Reply
  • Co BIY
    Early introduction could mean Intel thinks the market will get back to normal stock / MSRP pricing before third quarter .

    Agree with earlier posts that it looks like Intel will have "missed it by .... that much".

    Those prices and comparisons don't look great. I think they need to undercut Nvidia price by 30% at the same performance for the first generation. If they prove themselves then the next gen can price to market.
    Reply
  • TerryLaze
    InvalidError said:
    My bet is on teething issues causing poor sales and Intel having to cut prices early to keep inventory moving.
    The only thing they have to do is to convince the OEMs that they can supply them with a steady amount of GPUs without changes in prices.
    They don't even need to be better prices than nvidia or amd as long as it's a steady supply OEMs will be more than happy.

    Consumer DIY market, as always, is the least of any companies concerns.
    Reply
  • InvalidError
    TerryLaze said:
    They don't even need to be better prices than nvidia or amd as long as it's a steady supply OEMs will be more than happy.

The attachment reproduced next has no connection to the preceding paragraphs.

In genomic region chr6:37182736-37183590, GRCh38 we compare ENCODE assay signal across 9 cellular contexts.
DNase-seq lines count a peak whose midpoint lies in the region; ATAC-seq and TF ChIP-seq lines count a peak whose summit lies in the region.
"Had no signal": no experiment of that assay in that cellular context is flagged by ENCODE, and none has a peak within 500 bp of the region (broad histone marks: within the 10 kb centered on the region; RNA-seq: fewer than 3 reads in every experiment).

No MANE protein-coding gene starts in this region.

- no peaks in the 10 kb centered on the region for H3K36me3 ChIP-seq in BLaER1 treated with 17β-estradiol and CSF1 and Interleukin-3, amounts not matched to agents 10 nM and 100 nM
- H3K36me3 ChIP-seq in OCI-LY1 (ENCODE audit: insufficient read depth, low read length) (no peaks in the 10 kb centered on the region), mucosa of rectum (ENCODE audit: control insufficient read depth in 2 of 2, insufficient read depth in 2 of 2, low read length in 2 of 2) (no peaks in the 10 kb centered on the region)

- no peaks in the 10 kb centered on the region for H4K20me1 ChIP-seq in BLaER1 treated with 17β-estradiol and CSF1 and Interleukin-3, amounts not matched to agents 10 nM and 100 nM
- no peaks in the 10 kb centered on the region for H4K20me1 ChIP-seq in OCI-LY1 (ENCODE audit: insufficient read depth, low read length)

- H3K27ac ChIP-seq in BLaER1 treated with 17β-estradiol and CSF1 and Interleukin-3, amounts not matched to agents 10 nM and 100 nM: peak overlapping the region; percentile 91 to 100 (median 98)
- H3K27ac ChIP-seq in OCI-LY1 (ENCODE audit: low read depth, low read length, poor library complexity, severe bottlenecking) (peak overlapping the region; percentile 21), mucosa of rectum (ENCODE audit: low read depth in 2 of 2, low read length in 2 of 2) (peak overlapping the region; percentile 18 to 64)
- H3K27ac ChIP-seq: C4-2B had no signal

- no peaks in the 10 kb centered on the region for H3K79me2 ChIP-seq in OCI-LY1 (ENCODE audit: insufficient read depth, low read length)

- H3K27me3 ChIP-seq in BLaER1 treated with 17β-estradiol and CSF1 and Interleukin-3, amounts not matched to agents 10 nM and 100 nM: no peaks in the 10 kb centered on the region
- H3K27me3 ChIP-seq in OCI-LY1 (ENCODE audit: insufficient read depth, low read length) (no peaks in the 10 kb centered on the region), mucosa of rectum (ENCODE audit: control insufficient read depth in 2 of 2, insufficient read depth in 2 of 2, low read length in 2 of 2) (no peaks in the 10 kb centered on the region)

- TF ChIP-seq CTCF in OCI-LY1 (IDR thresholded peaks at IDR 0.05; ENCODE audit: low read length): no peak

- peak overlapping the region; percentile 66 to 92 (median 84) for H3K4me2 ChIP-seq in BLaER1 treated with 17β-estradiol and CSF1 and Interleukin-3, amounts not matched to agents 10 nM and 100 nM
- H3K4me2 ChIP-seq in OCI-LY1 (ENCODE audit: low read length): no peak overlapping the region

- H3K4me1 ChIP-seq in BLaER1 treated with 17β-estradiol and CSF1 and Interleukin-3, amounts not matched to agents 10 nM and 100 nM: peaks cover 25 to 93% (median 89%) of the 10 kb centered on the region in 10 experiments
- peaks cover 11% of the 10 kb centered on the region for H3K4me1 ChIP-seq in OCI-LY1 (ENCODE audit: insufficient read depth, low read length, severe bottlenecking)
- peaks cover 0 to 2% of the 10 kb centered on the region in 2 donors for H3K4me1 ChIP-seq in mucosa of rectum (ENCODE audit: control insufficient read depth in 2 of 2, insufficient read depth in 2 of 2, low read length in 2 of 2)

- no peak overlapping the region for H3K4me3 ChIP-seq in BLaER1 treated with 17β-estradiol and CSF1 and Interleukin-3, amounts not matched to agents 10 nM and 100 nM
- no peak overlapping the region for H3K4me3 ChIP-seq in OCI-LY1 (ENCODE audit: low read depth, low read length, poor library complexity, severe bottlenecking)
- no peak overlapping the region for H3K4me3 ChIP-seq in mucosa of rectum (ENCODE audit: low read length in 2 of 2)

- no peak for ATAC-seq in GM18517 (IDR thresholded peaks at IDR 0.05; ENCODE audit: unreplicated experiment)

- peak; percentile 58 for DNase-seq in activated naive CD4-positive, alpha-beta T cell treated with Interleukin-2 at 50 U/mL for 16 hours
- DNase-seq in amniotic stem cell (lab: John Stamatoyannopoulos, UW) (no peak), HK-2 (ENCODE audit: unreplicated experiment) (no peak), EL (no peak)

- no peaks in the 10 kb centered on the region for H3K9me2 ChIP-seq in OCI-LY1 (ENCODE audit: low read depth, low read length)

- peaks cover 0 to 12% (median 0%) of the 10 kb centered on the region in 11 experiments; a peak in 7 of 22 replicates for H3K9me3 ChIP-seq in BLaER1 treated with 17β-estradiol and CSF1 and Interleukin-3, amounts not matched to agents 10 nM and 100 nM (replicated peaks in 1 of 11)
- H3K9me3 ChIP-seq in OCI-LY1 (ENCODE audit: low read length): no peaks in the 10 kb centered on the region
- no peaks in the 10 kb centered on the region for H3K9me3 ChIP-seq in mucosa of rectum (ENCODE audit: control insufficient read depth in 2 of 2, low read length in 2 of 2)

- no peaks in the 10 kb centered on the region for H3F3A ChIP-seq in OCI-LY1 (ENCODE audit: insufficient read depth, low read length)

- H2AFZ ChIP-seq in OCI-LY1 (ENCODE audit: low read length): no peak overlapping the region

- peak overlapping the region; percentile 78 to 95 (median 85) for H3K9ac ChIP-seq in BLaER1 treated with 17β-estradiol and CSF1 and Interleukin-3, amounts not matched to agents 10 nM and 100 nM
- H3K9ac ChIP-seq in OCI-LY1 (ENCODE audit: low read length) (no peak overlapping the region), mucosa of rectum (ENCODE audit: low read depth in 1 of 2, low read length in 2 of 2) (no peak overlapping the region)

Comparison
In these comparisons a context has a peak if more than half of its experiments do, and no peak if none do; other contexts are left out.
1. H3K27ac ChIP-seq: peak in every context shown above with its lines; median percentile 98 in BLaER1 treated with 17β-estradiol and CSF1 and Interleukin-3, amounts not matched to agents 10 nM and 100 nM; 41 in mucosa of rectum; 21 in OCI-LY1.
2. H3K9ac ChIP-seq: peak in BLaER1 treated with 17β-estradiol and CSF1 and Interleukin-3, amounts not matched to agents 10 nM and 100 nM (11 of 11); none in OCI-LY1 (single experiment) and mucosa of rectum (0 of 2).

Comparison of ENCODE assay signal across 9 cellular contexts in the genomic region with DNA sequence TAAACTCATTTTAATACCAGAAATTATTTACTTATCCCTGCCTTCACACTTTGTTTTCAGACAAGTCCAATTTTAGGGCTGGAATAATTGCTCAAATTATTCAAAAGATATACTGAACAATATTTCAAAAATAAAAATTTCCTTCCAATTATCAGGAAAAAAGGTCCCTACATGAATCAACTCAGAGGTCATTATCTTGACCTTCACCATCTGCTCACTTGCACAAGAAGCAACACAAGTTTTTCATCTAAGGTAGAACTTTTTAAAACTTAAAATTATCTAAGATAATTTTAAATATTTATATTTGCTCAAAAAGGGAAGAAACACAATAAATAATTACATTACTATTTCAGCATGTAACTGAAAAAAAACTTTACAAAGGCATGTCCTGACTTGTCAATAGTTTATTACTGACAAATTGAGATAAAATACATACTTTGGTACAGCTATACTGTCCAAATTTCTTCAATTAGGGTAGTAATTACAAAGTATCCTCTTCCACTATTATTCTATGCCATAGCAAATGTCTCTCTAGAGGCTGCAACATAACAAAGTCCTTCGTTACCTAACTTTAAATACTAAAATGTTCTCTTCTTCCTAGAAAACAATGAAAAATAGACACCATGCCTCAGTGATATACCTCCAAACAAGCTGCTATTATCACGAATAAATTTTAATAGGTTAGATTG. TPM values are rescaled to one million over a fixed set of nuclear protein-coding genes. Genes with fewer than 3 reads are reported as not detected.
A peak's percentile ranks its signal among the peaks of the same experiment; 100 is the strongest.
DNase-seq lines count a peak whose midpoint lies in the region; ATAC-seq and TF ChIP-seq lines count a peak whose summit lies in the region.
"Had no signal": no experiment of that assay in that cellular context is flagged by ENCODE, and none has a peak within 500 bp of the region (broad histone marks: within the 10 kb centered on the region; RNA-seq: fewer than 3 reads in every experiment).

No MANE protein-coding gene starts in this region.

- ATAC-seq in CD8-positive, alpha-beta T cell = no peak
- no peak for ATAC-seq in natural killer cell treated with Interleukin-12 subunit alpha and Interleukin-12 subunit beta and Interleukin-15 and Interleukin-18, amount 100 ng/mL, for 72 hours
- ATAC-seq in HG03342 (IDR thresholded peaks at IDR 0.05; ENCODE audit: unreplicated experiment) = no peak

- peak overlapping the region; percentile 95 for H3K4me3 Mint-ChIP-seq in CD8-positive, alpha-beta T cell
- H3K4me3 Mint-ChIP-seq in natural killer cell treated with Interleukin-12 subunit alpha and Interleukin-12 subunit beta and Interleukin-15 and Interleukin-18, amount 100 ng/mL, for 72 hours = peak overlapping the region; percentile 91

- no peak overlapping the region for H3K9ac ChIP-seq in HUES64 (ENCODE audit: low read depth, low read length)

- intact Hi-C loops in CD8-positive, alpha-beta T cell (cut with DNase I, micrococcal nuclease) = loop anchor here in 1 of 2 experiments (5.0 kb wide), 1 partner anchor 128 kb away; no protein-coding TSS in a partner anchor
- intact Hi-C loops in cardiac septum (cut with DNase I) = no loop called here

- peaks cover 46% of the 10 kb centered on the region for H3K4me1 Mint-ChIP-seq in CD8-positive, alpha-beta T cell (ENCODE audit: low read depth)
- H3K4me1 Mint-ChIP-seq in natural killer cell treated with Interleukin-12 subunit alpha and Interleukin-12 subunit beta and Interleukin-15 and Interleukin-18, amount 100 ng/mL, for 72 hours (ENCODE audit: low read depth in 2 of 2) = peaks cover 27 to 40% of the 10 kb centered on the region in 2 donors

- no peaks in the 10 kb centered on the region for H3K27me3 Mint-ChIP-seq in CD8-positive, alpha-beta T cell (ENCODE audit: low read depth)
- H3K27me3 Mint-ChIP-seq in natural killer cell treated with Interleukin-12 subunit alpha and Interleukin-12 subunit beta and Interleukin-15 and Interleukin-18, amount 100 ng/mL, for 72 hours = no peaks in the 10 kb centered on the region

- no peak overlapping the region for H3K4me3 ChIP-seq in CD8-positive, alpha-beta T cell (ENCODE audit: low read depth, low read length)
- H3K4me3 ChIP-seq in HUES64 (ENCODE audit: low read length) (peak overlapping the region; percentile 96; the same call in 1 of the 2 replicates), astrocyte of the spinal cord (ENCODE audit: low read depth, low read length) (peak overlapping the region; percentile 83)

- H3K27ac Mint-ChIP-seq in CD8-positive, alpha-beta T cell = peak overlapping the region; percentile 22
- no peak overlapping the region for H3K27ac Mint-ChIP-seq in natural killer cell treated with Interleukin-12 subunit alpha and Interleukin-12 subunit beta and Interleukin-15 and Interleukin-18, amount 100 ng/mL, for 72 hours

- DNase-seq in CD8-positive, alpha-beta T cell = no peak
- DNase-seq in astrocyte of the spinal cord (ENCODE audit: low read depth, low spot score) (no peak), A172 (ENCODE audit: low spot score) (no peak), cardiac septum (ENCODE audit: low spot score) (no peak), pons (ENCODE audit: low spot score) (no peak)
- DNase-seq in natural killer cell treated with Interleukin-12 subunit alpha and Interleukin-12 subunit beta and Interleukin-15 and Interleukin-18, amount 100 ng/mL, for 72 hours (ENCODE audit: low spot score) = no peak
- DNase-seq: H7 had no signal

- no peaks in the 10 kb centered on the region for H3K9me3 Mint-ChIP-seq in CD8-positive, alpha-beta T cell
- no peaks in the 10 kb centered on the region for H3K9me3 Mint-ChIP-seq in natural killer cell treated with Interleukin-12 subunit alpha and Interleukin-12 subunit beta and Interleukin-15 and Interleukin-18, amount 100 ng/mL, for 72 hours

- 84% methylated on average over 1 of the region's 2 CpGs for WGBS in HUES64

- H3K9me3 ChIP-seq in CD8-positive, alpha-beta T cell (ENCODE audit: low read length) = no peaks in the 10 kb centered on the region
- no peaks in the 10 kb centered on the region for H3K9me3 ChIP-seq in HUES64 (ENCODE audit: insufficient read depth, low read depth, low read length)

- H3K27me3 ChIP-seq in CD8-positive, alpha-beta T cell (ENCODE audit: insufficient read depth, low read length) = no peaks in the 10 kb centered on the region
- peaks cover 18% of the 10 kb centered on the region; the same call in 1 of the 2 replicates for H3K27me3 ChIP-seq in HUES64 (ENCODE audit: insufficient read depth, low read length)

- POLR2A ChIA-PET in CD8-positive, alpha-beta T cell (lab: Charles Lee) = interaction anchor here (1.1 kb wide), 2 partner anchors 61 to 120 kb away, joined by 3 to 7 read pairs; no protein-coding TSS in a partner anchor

They may have welcomed whatever they could get six months ago while GPUs were still a major bottleneck to shipping systems, not so much now that most GPUs are in stock near MSRP. OEMs usually don't want to burn their brands by using sub-par overpriced components unless they absolutely have to or get massively sweetened deals.
    Reply
  • TerryLaze
    InvalidError said:
    OEMs usually don't want to burn their brands by using sub-par overpriced components unless they absolutely have to or get massively sweetened deals.
    Have you seen any OEM system?
    Check out gamersnexus channel...

    Also there is a high demand for low tier GPUs in OEM systems and nvidia/amd have completely abandoned that part of the market.
    Reply